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BBC Technology - Museum Piece

To mark the BBC’s 100th anniversary, TNMOC (The National Museum of Computing) is presenting an exhibition called ‘BBC Through The Decades’, showcasing the analog and digital technologies the BBC has used since its inception.

tmoc bbc

Opening this month in a pop-up gallery at TNMOC and running until 20 November, the exhibition will explore how the BBC began broadcasting in 1922, how the first television broadcasts began in 1932, and how the first television broadcasts began in 1967. Let’s see how the transition to color went. The move to his website in 1997 and the switch to digital starting in 2007.

The purpose of this exhibit is to recognize the contribution the BBC has made to computing and technology over its 100-year history. One of the most important of its innovations was his Ceefax, launched in 1974, the world’s first teletext facility and the launch of an interactive television service. TNMOC has a special version as a tribute to the original.


The BBC Domesday Project, a landmark study of Britain in the 1980s, is also a highlight. In this project, Domesday commemorated his 900th anniversary of his book by asking the public to help compile a digital snapshot of his place of residence. TNMOC has the original machine still using his original LaserDisc.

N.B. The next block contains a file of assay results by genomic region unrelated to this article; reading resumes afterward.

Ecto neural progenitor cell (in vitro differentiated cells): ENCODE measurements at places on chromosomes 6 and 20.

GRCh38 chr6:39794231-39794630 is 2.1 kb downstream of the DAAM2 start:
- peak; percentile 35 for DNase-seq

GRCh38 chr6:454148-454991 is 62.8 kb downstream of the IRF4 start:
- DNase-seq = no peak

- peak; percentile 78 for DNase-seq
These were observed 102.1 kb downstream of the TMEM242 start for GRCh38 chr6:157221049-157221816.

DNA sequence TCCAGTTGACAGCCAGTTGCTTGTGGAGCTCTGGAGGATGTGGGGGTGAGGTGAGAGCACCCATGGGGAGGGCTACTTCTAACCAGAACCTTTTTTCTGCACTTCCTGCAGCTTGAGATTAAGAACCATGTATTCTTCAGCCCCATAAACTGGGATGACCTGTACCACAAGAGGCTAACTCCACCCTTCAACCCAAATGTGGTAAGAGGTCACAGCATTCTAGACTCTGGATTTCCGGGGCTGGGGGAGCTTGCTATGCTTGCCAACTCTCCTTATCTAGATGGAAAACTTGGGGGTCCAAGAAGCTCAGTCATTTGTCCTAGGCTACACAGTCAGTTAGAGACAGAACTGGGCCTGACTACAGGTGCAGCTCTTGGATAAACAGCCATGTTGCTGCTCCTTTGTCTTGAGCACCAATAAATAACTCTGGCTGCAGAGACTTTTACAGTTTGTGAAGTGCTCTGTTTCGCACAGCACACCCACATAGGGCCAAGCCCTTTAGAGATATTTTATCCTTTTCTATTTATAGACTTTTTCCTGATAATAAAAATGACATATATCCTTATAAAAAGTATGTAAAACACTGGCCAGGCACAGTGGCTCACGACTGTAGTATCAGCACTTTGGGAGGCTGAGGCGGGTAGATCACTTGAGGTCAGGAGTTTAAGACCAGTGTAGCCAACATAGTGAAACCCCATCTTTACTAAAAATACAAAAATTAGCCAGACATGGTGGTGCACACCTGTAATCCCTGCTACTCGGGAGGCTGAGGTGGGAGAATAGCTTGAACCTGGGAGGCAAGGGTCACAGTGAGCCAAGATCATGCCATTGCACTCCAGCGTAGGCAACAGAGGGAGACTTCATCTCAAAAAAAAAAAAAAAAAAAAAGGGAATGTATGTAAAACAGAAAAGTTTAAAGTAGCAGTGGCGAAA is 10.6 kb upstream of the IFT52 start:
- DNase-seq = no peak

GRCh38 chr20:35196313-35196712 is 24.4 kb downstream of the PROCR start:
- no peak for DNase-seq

As far as computing goes, the star of the show is the BBC Micro. Again, the BBC embarked on a computer literacy project, and not only a series of TV series, computer programAs well as being involved in the creation and marketing of the BBC branded hardware, the BBC Micro. The BBC Micro belonged to a special era, the age of home computers, and held a special place. With BBC support and government subsidies, it reached about 80% of UK schools, and by the mid-1980s made up his 85% of UK school computers. 2021 marks his 35th anniversary. For more on that story, see the BBC Micro Retrospective.

tnmoc bbcmicros

There are about 80 of these machines in the museum, and visitors can experience the retro game of retro games.

My own claim to fame on the BBC Micro is co-author of 21 Games for the BBC Micro.

game book

The exhibition has been open since 1st October, but on Saturday 15th October, former BBC Technology Correspondent and TNMOC Honorary Fellow Rory Cellan-Jones will join us to share his personal BBC journey. Data for the launch event. His live Q&A will be live streamed for visual attendees.

Children are free to attend the event. The afternoon event will include his Micro:bit coding workshop titled Musical Globe. The Micro:bit was given away to its own Educational Foundation, but the idea of ​​creating a tiny computer and distributing it to about a million students in her 7th grade around age 11 came from the BBC. I was.


micro:bit has become V2. It is now shipping worldwide and is suitable for prototyping IoT projects. So it’s worth celebrating that legacy at TNMOC, but it’s more than a museum piece, the BBC Micro, now over 40, has a dedicated community of programmers, with locations both inside and outside TNMOC.

BBC Micro

For more information

BBC Centennial Gallery

Related article

BBC Microretrospective

BBC Micro to micro:bit

BBC micro:bit Your next computer?

BBC gives away 1 million microcomputers

New BBC micro:bit

The Gift of Micro:bit Programming

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